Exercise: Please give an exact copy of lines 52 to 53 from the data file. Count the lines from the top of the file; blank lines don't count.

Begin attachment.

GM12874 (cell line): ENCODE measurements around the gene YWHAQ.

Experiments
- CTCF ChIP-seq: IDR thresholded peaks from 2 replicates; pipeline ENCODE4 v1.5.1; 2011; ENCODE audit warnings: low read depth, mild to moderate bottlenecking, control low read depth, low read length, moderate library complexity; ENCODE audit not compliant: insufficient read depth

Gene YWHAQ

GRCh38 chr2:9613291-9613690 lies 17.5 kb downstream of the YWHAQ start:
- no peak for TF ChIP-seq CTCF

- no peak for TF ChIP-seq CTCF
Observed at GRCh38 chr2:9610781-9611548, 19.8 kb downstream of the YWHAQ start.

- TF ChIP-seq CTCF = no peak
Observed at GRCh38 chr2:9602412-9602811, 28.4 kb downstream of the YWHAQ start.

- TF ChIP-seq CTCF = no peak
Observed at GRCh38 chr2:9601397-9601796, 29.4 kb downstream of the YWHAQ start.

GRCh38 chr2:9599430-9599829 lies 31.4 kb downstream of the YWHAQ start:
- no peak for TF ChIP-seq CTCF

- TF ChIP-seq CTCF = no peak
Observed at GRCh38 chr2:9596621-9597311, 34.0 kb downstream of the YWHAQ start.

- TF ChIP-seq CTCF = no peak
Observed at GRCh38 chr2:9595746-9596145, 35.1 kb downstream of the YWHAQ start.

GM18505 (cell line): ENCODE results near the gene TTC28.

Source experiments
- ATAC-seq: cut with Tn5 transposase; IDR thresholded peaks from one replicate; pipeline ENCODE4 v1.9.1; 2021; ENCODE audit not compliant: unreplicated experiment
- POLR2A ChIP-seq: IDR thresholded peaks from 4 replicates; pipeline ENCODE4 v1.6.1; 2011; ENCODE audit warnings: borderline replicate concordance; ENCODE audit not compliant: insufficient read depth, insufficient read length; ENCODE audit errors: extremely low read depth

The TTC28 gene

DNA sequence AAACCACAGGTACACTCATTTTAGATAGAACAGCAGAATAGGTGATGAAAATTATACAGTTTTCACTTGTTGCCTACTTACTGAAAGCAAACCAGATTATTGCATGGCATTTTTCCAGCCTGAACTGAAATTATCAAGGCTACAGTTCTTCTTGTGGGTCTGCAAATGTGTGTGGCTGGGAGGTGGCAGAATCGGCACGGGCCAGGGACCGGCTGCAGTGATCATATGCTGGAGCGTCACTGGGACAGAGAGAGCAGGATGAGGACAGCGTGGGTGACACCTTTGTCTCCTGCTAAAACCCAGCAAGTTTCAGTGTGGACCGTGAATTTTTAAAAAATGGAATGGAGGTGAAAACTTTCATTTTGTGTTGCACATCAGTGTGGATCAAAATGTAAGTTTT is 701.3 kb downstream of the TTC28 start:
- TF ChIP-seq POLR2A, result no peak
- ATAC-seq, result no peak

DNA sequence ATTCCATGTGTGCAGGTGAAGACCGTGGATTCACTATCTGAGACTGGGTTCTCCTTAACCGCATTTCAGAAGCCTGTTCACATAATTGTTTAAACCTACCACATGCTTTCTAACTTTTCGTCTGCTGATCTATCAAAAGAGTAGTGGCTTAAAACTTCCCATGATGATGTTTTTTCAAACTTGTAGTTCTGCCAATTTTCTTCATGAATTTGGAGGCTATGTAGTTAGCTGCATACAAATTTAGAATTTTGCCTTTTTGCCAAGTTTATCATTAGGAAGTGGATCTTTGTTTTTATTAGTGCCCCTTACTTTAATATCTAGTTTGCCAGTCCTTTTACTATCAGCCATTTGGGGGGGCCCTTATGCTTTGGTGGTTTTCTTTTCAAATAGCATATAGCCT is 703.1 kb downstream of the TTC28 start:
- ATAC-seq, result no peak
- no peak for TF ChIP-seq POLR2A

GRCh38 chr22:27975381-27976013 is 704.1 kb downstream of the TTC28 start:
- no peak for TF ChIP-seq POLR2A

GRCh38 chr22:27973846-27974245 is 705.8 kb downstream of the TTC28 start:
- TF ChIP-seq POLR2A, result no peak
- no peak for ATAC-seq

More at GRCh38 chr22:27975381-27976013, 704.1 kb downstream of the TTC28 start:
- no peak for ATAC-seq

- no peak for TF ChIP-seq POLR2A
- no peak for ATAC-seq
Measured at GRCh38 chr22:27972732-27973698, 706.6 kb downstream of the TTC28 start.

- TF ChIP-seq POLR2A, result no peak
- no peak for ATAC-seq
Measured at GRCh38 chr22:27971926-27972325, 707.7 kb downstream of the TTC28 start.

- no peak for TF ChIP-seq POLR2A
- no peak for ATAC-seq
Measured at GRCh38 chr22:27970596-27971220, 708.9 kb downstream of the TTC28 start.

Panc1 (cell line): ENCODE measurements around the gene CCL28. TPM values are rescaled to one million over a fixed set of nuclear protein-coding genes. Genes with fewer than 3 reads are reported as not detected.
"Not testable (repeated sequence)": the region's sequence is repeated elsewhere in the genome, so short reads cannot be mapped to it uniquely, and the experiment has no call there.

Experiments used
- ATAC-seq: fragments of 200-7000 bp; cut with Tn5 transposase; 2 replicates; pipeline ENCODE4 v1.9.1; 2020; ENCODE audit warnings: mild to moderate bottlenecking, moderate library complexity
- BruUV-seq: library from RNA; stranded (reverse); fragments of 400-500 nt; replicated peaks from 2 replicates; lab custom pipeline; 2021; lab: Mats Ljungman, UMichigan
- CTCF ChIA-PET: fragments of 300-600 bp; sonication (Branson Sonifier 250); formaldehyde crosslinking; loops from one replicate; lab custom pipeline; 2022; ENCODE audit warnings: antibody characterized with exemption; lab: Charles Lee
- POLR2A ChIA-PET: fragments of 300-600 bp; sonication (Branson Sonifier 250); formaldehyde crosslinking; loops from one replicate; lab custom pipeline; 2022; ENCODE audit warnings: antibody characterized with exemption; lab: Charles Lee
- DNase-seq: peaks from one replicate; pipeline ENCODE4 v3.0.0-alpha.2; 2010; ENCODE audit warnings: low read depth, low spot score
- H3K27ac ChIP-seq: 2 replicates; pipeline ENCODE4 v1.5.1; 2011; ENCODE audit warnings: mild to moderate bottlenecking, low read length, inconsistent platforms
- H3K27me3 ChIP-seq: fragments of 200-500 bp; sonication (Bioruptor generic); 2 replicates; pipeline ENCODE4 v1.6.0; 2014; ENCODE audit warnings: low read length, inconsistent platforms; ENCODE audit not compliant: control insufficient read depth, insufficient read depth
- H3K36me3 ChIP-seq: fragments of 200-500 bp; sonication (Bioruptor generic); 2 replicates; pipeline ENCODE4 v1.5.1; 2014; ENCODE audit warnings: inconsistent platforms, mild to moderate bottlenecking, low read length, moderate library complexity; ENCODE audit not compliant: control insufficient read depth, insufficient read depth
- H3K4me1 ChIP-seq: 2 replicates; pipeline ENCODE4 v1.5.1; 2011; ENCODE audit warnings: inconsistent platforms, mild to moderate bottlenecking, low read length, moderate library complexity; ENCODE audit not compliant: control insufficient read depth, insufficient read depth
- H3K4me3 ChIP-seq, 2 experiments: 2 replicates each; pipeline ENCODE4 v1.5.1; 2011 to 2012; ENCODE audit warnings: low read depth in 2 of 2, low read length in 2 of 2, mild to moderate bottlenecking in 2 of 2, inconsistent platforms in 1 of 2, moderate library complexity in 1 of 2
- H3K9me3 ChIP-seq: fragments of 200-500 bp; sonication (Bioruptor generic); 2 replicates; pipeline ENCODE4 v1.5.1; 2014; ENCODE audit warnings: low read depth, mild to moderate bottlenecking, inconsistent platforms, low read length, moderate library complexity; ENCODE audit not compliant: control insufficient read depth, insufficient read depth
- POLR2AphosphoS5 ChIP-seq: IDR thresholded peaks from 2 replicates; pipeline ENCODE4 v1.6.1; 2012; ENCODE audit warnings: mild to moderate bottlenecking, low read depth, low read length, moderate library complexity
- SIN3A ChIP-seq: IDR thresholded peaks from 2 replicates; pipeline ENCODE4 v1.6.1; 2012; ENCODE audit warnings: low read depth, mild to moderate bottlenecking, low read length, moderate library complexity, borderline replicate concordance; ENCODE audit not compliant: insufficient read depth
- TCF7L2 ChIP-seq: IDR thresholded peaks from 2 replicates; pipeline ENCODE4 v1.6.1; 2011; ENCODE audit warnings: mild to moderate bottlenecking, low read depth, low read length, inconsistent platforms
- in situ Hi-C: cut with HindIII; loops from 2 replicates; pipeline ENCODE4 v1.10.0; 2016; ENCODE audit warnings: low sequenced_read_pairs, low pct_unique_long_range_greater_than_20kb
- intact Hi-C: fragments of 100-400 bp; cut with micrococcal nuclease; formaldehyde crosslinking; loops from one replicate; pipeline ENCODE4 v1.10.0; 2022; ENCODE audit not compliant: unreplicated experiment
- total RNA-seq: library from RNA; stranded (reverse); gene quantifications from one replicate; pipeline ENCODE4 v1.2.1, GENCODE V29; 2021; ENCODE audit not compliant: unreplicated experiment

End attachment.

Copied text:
- POLR2A ChIA-PET: fragments of 300-600 bp; sonication (Branson Sonifier 250); formaldehyde crosslinking; loops from one replicate; lab custom pipeline; 2022; ENCODE audit warnings: antibody characterized with exemption; lab: Charles Lee
- DNase-seq: peaks from one replicate; pipeline ENCODE4 v3.0.0-alpha.2; 2010; ENCODE audit warnings: low read depth, low spot score